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February 25, 2005
Typically the hardcore proponents of open source software and their allies in the commercial software realm get along just fine. Look at how swimmingly Linux is going. But a flare-up this week shows that their interests aren't always 100% aligned. And that can lead to some nasty arguments, and some negative consequences.
I'm talking about the protest letter sent to the OASIS tech standards group by 29 of the open-source movement? luminaries--including Lawrence Rosen, Bruce Perens, Lawrence Lessig, Richard Stallman, Mitch Kapor, and Eric Raymond. Linus Torvalds must have been on vacation.
Their complaint was that OASIS has proposed new by-laws that would encourage the use of royalty-bearing patents in standards it promulgates. They urged all true open-sourcers to boycott OASIS committees working on such standards, and to avoid using the standards when they?e released. "We insist on a royalty-free policy for open standards," says Rosen, a partner in the law firm of Rosenlaw & Einschlag and former general counsel for the Open Source Initiative. "It subjects our software to punitive royalty payments. We don? charge for copies, so there? no way we can cover it."
Here's an essay by Perens on the topic.
The OASIS people say it has all been a misunderstanding. The new patent policy, replacing one put into place in 2000, was intended to clarify the group's stand on patents and royalties?ot change it substantively. They insist that they don't favor royalty-bearing patents over the royalty-free option. "Royalty-free work has been going on and is encouraged," says Jim Hughes, chairman of the OASIS board and director of software standards at Hewlett-Packard?ne of the most aggressive commercial backers of open-source software.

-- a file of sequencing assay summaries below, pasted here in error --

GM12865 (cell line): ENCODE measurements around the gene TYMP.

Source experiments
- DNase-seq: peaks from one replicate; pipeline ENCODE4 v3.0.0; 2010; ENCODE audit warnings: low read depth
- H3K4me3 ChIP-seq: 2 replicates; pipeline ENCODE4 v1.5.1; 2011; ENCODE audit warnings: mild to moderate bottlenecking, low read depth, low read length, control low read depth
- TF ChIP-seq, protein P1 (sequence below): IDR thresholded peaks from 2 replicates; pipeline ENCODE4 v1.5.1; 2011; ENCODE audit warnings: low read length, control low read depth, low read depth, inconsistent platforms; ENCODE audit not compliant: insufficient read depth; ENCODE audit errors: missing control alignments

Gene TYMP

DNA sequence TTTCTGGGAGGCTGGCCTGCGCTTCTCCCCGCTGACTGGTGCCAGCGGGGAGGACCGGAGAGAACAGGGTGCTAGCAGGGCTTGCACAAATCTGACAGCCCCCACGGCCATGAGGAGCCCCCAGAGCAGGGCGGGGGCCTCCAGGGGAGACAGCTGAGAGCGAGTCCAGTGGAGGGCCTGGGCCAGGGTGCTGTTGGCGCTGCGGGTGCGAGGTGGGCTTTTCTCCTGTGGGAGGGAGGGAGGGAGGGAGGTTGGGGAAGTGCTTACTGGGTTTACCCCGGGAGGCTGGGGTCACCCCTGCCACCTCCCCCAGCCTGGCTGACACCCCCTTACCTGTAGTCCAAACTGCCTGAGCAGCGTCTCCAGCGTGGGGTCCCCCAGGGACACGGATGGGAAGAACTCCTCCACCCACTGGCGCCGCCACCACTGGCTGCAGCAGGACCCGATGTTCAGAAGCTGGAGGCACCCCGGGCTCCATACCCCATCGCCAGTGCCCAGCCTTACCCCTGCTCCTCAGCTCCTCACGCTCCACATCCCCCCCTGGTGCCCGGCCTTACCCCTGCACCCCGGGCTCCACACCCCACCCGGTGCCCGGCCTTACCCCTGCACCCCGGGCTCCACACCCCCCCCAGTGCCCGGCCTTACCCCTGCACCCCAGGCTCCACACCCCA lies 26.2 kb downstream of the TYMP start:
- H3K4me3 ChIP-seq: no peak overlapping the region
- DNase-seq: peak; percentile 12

The debate matters because OASIS is the main standards body for Web services, including XML. This stuff is being built into the foundation of business-to-business e-commerce. If the open-source people steer clear of some key OASIS standards because they specify using royalty-bearing patented technology, that's an impediment to both Web-services and open-source software adoption.
There's hope for a truce, and maybe a compromise. The two sides say they plan on talking things over in depth next week. Let's hope they make up.
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